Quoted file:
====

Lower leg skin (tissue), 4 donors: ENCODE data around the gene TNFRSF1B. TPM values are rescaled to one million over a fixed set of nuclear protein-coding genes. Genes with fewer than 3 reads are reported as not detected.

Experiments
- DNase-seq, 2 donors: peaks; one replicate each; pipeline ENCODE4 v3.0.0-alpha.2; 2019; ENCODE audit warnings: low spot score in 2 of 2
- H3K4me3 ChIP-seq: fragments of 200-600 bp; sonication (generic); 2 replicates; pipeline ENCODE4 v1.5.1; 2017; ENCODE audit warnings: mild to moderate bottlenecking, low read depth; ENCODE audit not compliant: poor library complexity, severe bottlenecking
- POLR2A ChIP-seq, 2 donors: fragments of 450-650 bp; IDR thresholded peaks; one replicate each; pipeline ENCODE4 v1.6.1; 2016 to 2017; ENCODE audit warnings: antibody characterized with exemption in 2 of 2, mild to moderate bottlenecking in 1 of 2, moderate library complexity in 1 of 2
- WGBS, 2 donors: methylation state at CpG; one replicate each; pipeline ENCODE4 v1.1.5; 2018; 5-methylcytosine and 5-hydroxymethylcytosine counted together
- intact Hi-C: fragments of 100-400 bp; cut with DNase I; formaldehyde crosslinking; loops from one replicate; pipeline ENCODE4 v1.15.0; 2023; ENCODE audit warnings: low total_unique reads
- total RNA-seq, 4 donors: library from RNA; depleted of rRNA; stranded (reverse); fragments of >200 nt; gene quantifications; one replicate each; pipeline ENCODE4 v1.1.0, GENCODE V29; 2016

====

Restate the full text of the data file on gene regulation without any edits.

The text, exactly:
Lower leg skin (tissue), 4 donors: ENCODE data around the gene TNFRSF1B. TPM values are rescaled to one million over a fixed set of nuclear protein-coding genes. Genes with fewer than 3 reads are reported as not detected.

Experiments
- DNase-seq, 2 donors: peaks; one replicate each; pipeline ENCODE4 v3.0.0-alpha.2; 2019; ENCODE audit warnings: low spot score in 2 of 2
- H3K4me3 ChIP-seq: fragments of 200-600 bp; sonication (generic); 2 replicates; pipeline ENCODE4 v1.5.1; 2017; ENCODE audit warnings: mild to moderate bottlenecking, low read depth; ENCODE audit not compliant: poor library complexity, severe bottlenecking
- POLR2A ChIP-seq, 2 donors: fragments of 450-650 bp; IDR thresholded peaks; one replicate each; pipeline ENCODE4 v1.6.1; 2016 to 2017; ENCODE audit warnings: antibody characterized with exemption in 2 of 2, mild to moderate bottlenecking in 1 of 2, moderate library complexity in 1 of 2
- WGBS, 2 donors: methylation state at CpG; one replicate each; pipeline ENCODE4 v1.1.5; 2018; 5-methylcytosine and 5-hydroxymethylcytosine counted together
- intact Hi-C: fragments of 100-400 bp; cut with DNase I; formaldehyde crosslinking; loops from one replicate; pipeline ENCODE4 v1.15.0; 2023; ENCODE audit warnings: low total_unique reads
- total RNA-seq, 4 donors: library from RNA; depleted of rRNA; stranded (reverse); fragments of >200 nt; gene quantifications; one replicate each; pipeline ENCODE4 v1.1.0, GENCODE V29; 2016